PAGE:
Prime Minister Abiy Ahmed has announced that his army is now "fully in control" of the regional capital of Mekele. The leader of the rebellious Tigray forces, however, says the conflict will continue.
Ethiopian Prime Minister Abiy Ahmed said Saturday that the army had entered Mekele, the capital of the Tigray region, in an offensive against the region's dissident leaders, state television reported.
"We've been able to enter Mekele city without innocent civilians being targets," Abiy was quoted as saying by Ethiopian Broadcasting Corporation (EBC).
He later posted a statement on Twitter saying that "the Federal government is in full control of the city of Mekele," and that the army would now locate Tigray's leaders and arrest them.
"We now have ahead of us the critical task of rebuilding what has been destroyed...with the utmost priority of returning normalcy to the people of the Tigray region,'' Abiy added.
He said police were searching for the leaders of the Tigray People's Liberation Front (TPLF). However, the leader of the rebellious Tigrayan forces told Reuters in a text message that they will continue fighting the Ethiopian government.
"Their brutality can only add [to] our resolve to fight these invaders to the last," said Debretsion Gebremichael in a message.
Asked by Reuters in a text message if that meant his forces will continue fighting, he replied: "Certainly. This is about defending our right to self-determination."
Mekele came under heavy bombardment by Ethiopian forces earlier on Saturday, the TPLF had admitted.
In a statement carried by Tigrayan media, the local government reported attacks with "heavy weaponry and artillery in the center of Mekele."
Two humanitarian officials in the city confirmed these reports, according to Agence France-Presse news agency.
Citing a diplomat in direct contact with residents, Reuters reported explosions in the north of the city, in the Hamidai area. A second diplomat confirmed the attack.
The TPLF officials had earlier called "upon all who have a clear conscience, including the international community, to condemn the artillery and warplane attacks and massacres being committed."
Last Sunday, the Ethiopian government gave the TPLF an ultimatum — which expired on Wednesday — to lay down arms or face an assault on Mekele, a city of 500,000 people.
Communications in Tigray have been down for weeks, making it hard to verify reports from the ground, but it is believed that hundreds, possibly thousands have already lost their lives in the fighting.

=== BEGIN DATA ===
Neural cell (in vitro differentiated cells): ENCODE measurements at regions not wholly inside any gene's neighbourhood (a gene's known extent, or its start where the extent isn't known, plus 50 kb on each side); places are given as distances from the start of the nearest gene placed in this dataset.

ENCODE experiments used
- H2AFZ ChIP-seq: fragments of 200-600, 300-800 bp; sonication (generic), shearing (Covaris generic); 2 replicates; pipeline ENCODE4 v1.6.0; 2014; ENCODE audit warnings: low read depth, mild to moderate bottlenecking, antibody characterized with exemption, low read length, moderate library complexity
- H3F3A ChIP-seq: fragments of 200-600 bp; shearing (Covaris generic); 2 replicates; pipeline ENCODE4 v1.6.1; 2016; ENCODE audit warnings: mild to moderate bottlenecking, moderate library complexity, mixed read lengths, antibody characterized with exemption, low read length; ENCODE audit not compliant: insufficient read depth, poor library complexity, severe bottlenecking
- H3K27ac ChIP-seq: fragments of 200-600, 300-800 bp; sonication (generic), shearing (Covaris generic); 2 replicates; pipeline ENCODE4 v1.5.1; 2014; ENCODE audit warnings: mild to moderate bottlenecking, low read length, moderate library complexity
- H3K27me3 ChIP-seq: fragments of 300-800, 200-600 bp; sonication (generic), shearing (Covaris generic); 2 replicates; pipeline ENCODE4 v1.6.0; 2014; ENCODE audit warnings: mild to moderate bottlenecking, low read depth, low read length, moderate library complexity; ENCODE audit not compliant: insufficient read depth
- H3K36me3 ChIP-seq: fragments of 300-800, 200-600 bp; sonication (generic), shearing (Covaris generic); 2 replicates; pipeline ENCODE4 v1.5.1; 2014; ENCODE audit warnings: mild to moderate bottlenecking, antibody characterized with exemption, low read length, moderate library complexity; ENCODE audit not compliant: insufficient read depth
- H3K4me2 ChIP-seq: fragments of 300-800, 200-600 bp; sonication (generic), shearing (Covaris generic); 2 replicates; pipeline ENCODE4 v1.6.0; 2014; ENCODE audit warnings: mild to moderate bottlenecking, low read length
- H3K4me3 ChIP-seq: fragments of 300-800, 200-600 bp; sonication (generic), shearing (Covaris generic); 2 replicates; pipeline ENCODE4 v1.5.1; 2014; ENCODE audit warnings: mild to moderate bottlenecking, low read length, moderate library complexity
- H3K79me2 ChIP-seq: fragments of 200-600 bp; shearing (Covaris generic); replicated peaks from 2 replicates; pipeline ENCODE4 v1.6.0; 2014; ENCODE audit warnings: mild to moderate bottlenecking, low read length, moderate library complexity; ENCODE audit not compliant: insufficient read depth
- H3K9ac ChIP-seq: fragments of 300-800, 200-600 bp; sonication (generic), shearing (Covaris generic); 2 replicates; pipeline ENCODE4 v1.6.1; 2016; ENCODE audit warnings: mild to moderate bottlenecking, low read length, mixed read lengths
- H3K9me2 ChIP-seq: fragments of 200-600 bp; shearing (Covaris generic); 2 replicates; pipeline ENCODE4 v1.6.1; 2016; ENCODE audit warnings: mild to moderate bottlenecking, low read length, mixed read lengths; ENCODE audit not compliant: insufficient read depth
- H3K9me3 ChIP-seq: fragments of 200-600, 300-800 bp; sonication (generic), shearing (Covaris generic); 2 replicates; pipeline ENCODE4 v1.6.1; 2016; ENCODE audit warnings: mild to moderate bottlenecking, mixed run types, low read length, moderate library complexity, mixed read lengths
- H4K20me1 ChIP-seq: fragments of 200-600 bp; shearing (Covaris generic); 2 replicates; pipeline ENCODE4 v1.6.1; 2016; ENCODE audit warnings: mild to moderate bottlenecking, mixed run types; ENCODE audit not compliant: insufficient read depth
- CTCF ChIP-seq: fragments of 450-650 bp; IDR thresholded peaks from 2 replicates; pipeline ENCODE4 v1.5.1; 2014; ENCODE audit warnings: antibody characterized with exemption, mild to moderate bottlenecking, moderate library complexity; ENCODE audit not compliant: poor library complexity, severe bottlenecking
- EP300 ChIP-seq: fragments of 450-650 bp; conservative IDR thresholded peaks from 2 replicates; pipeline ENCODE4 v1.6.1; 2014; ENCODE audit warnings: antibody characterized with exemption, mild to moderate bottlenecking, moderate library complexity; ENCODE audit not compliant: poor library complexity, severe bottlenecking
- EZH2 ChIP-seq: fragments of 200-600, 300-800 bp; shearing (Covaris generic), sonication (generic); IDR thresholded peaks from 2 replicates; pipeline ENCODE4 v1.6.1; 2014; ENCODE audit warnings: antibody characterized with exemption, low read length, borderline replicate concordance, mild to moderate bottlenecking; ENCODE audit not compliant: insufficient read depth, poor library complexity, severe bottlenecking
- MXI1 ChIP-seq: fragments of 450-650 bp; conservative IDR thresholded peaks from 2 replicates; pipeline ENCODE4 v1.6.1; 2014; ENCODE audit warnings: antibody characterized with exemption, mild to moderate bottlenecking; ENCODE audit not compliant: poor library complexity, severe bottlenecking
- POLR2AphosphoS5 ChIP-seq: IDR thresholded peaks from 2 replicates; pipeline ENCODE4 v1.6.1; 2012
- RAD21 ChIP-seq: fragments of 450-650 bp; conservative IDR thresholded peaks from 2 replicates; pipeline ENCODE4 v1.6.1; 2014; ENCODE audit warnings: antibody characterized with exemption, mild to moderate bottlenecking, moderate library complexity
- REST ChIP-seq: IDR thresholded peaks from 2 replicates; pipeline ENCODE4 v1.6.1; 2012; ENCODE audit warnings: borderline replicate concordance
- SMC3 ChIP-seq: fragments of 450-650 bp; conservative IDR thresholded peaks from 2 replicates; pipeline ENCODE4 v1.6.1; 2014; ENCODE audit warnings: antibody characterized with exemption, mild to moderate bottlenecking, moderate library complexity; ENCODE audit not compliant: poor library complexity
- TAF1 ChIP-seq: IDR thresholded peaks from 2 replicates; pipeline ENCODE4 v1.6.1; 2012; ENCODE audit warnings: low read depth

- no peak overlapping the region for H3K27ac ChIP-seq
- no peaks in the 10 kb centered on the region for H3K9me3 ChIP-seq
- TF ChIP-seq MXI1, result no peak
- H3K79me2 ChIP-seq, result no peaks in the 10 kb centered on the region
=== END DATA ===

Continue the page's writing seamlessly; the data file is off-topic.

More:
On Friday, Ethiopian defense officials sent a letter to foreign embassies in Addis Ababa, threatening their defense attaches with expulsion if they were working with enemies of the state.
"Some military attaches are working with those who endangered the security of the country, identified on blacklists and sought by an attorney of the court," the letter said.
The Tigray region has been facing a rebellion for more than three weeks. On November 4, security forces loyal to the TPLF attacked the Northern Command of the Ethiopian National Defense Force (ENDF) in Mekele, killing several people.
Read more: Ethiopia: A timeline of the Tigray crisis
While the TPLF claimed the strike was carried out in "self-defense," Abiy said the TPLF had "crossed a red line" and ordered a military offensive.
The TPLF is popular in the Tigray region and dominated national politics until Abiy took power two years ago.
Since the violence began, some 43,000 refugees have fled to Sudan. The conflict has also spread beyond Tigray, whose forces have fired rockets at the neighboring Amhara region and Eritrea.
Six explosions were heard in the Eritrean capital Asmara on Saturday night, according to the US embassy in the African country. On Friday, the embassy reported another "loud noise, possibly an explosion" in the city.
On Saturday, TPLF leader Debretsion accused the Eritrean military of crossing its border and raiding refugee camps in Tigray to capture refugees who have fled Eritrea in the past.
Read more: Ethiopia: 'People in Tigray are terrified'
The African Union has designated a special envoy to mediate between the government and the TPLF, which is also the region's ruling political party.
Abiy, who won last year's Nobel Peace Prize for a peace deal with neighboring Eritrea, has said he wants to remove the TPLF leaders before negotiations. He has also appointed an alternative interim government to run Tigray.
UN head Antonio Guterres has called for establishing humanitarian to help civilians caught up in the fighting. Filippo Grandi, the head of the UN refugee agency, said Saturday that access to the region was still "the main obstacle" and urged the central government to "grant us corridors or whatever they call it to provide assistance."
shs, dj/mm (Reuters, AFP)